IRC Delivers Emergency Aid to Disaster-stricken Northern Pakistan
The IRC has launched an emergency relief operation in Pakistan’s North-West Frontier Province, following weeks of torrential rains, avalanches, flooding and severe snowstorms that have claimed an estimated 700 lives in the Frontier Province and Baluchistan.
Among the first to respond, IRC staff members delivered critical aid to over 1,400 affected families in the Upper Dir and Kohistan districts. Another 400 families are to receive relief items in the Lower Dir district this week. The aid packages include wheat flour, oil, sugar, salt, as well as matches, blankets and clothes.
“We have also provided materials to erect emergency shelter for those who have become homeless,” says the IRC’s country director Mustafa Elkanzi. “These supplies include steel guarders, wheelbarrows, plastic buckets, pickaxes and spades.”
More than 13,000 houses are reportedly destroyed and another 60,000 badly damaged across 10 disaster-impacted districts in North-West Frontier Province. More than 70 percent of roads have been cut off by snow masses, leaving over 140,000 people without access to food, medicines and fuel. Scores of people are believed to be buried under rock, mud, snow and debris.
Elkanzi says the treacherous road conditions have made delivery of supplies a challenge. “Bringing the goods to the people in need has been difficult and helicopters and in some cases donkeys had to be used.”
The storms, which have prompted the government to declare several areas as disaster zones, have also heavily affected the southwestern province of Baluchistan.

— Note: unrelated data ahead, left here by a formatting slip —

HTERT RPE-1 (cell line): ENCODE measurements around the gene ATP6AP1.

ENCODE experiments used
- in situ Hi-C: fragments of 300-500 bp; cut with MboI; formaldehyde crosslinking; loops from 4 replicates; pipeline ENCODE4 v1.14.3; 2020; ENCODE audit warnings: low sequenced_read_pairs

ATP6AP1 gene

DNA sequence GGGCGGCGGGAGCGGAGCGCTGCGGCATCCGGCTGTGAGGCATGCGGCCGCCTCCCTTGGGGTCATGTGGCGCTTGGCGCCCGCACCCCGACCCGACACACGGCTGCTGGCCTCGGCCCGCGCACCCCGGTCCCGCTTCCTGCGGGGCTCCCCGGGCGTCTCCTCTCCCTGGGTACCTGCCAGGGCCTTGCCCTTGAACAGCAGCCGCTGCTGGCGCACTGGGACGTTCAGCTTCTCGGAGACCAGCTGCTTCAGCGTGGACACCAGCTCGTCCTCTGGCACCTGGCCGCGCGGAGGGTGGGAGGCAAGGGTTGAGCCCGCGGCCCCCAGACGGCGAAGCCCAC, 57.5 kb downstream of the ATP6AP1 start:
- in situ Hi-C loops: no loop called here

“The affected communities in the two provinces are among the poorest and most vulnerable in Pakistan and they have shared their modest resources for over two and half decades with more than three million Afghan refugees,” notes Elkanzi.
He says the disaster comes at a time when most of the humanitarian organizations with the capacity to respond have moved to Afghanistan following the mass repatriation of refugees in 2002. Non-governmental organizations with continuing programs in Pakistan, such as the IRC, have tried to meet the needs of the affected population amid rapidly shrinking resources.
“In order to quickly deliver supplies to those most in need, we used contingency stock, construction materials recovered during the recent closing down of some of the refugee camps, and personal contributions by staff members,” says Elkanzi.
The IRC will soon be partnering with the World Food Programme to distribute large quantities of food to people stranded by the disaster.